NEW YORK (Reuters) - Genworth Financial Inc (GNW.N) said Tuesday its application for assent to a takeover by China Oceanwide Holdings Group Co Ltd 000046.SZ had been refiled, after agreeing changes the duo hope will alleviate U.S. regulatory concerns.
The transaction, first announced in October 2016 and valuing the U.S. insurer at $2.7 billion, has been repeatedly delayed by an inability to secure the approval of the Committee on Foreign Investment in the United States (CFIUS), which screens foreign takeovers of American companies for national security issues.
While CFIUS has not killed all deals involving Chinese buyers in recent times - at least a handful were approved in 2017 - the panel has been increasingly skeptical of Chinese transactions under the administration of President Donald Trump.
Genworth and Oceanwide had refiled their CFIUS application and provided the group with “detailed information about an additional data security risk mitigation proposal involving a U.S. third-party service provider”, according to Genworth’s fourth-quarter earnings statement.
It provided no further information on what the data security measures entail. Analysts have said previously that CFIUS is likely concerned by the prospect of potential access by Chinese state actors to Americans’ personal information.
Genworth also said Tuesday that it would seek secured debt to address an upcoming maturity, given the delay in securing approval for the acquisition, with further details to be announced “upon the planned launch in the near future”.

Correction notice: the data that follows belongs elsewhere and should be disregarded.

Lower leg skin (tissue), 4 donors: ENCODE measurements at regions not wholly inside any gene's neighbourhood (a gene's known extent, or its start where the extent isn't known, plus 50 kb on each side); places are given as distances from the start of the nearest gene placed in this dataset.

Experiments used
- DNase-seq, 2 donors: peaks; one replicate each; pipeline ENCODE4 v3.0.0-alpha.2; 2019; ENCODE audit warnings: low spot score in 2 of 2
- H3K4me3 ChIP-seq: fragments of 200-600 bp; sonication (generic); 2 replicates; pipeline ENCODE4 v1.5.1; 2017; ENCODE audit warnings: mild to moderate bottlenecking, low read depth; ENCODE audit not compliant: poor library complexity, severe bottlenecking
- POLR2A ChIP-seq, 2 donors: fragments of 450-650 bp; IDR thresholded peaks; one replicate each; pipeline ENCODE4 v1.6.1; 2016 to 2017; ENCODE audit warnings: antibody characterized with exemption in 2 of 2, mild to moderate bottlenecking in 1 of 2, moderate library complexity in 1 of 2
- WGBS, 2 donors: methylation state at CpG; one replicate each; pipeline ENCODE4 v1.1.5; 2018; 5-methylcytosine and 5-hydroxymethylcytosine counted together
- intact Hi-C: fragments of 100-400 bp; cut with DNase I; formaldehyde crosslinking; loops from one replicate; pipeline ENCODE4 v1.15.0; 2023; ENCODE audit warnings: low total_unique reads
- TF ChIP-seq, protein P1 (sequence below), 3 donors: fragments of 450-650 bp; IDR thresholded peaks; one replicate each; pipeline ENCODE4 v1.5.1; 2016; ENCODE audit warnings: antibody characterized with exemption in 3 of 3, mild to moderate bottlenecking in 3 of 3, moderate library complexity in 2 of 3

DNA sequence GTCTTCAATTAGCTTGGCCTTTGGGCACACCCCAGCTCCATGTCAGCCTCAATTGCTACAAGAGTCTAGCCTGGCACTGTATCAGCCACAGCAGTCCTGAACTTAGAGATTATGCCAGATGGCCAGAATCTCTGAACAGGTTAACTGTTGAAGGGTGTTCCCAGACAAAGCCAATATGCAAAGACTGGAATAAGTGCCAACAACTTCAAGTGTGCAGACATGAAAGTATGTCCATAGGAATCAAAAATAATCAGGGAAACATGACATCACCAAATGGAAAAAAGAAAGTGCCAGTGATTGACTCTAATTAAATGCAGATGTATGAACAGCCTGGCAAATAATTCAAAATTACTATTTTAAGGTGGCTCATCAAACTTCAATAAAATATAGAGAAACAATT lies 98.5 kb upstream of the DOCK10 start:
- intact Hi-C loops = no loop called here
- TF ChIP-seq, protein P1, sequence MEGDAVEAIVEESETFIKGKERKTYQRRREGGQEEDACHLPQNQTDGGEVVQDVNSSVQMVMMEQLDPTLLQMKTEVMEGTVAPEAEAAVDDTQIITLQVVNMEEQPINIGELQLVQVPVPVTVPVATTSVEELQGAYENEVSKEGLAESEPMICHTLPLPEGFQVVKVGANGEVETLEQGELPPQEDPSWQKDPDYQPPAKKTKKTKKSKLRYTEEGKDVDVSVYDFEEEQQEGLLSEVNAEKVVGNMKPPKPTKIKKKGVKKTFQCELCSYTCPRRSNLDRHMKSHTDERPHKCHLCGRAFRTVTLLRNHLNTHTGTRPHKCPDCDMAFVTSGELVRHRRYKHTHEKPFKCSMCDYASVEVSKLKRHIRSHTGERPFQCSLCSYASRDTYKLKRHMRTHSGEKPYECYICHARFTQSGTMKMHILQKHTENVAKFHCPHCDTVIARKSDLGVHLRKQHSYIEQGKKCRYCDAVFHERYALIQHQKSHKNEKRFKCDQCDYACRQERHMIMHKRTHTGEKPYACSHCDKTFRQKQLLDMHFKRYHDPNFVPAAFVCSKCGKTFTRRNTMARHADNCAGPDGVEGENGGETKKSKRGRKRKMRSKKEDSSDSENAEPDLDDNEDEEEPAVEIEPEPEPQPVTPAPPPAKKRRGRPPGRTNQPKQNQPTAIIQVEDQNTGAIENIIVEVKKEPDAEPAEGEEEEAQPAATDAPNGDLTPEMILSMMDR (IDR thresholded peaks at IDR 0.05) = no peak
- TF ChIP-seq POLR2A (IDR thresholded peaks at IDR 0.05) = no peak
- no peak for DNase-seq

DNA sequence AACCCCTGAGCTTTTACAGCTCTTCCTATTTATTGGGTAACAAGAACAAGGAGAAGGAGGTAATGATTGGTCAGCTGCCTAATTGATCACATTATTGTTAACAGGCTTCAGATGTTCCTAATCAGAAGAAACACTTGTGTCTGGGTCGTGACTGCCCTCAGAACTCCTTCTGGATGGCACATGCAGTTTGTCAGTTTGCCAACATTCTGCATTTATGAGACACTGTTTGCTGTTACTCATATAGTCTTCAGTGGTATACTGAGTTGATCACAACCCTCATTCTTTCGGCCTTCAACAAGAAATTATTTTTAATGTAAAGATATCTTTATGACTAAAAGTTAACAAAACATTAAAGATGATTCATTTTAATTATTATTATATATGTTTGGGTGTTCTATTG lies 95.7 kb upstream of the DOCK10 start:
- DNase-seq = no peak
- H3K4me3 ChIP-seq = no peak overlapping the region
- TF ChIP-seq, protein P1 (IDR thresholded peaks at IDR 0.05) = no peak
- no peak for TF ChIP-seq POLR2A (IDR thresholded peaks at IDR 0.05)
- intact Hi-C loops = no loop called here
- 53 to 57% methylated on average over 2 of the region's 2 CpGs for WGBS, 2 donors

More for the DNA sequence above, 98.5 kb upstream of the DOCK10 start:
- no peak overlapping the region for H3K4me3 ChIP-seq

The insurer had warned in October it was evaluating options, including asset sales and debt refinancing, to address around $600 million of debt coming due in May 2018.
It is the third refiling of the CFIUS application by Genworth and Oceanwide. The government body has 75 days from the submission date to approve the deal, although if no conclusion is reached in that time then the merging parties can withdraw and refile their application and start a new 75-day clock.
Genworth and Oceanwide extended the deadline to conclude the deal for a second time in November to allow for CFIUS approval to be secured. The current deadline is April 1.
Reporting by David French and Suzanne Barlyn; Editing by Susan Thomas